The bombings coming shortly after a roadside bomb detonated in another crowded commercial area of the city. The four bombs killed scores of Iraqis and wounded more than 170 in just 20 bloody minutes. The impact devastating. Further paralyzing a society already living in fear. Imagine a trip to the marketplace or heading out to work and then sheer carnage.

"I have a shop at Kinai Building (ph), the shop owner says, "a few meters away from the explosions. We felt the shock wave."

Iraqi Prime Minister Nouri Al-Maliki also heard the blasts. Exactly at the moment he was calling for unity during a speech on the anniversary of the bombing of the Al-Askari Mosque in Samarra, one year ago, on the Islamic lunar calendar, a grim event that catapulted Iraq's sectarian violence to new levels.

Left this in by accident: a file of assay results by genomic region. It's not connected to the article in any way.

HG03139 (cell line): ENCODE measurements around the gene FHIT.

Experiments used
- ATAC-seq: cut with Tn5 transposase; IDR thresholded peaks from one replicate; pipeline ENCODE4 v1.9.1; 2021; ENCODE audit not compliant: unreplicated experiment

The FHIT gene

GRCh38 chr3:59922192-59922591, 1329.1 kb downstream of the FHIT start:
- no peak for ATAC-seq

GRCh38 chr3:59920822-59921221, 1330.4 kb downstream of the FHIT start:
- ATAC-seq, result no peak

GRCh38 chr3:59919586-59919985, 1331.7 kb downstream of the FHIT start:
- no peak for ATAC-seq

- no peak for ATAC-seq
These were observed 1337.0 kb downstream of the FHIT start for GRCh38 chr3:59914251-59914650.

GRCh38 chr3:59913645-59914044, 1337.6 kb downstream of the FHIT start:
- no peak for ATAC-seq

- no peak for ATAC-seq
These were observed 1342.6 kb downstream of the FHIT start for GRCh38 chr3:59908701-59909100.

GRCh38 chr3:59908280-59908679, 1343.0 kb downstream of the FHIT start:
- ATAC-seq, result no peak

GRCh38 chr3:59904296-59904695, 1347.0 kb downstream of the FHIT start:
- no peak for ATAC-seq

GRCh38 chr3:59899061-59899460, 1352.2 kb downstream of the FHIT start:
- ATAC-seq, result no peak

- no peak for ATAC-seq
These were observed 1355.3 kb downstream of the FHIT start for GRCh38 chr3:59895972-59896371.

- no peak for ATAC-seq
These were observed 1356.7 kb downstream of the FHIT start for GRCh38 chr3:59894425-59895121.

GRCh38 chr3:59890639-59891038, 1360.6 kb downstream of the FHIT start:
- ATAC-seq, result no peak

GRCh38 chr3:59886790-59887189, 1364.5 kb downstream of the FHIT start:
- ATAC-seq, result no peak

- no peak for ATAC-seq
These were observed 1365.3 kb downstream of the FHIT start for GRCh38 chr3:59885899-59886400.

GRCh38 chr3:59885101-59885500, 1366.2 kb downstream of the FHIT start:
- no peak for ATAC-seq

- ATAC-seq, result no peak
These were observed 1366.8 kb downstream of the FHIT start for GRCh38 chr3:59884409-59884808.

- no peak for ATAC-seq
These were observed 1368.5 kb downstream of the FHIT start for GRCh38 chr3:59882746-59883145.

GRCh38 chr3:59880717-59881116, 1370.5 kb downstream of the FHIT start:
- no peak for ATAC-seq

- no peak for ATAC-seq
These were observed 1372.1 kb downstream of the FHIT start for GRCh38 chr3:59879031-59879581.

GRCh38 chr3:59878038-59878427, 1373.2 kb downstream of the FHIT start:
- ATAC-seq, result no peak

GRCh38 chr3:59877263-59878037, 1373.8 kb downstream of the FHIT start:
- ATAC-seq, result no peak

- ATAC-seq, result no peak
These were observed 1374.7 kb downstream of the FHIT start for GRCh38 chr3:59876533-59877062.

A second explosion heard, this time as Maliki was expressing his optimism about the new Baghdad security plan.


DAMON: On the streets of Baghdad, little optimism about this new plan. Its impact, if any, has yet to be felt. Hours after today's bombings, you could still see the thick plume of black smoke from the scene of the attack -- Wolf.

BLITZER: Arwa, thank you.

And as Arwa just told us, the sectarian slaughter erupted after a shattering event 16 miles north of Baghdad, last year's bombing of the Golden Mosque in Samarra, one of the holiest sites for Shiite Muslims.

The attack came early in the morning on February 22nd. Insurgents dressed as police commandos enter the mosque, seize the guards and planted a pair of powerful bombs. The explosions collapsed the Golden Dome and left the mosque in ruins.

The revenge killings began almost immediately, within a day scores -- scores of people were dead.

Are high tech weapons from Tehran taking a toll among American troops in Iraq?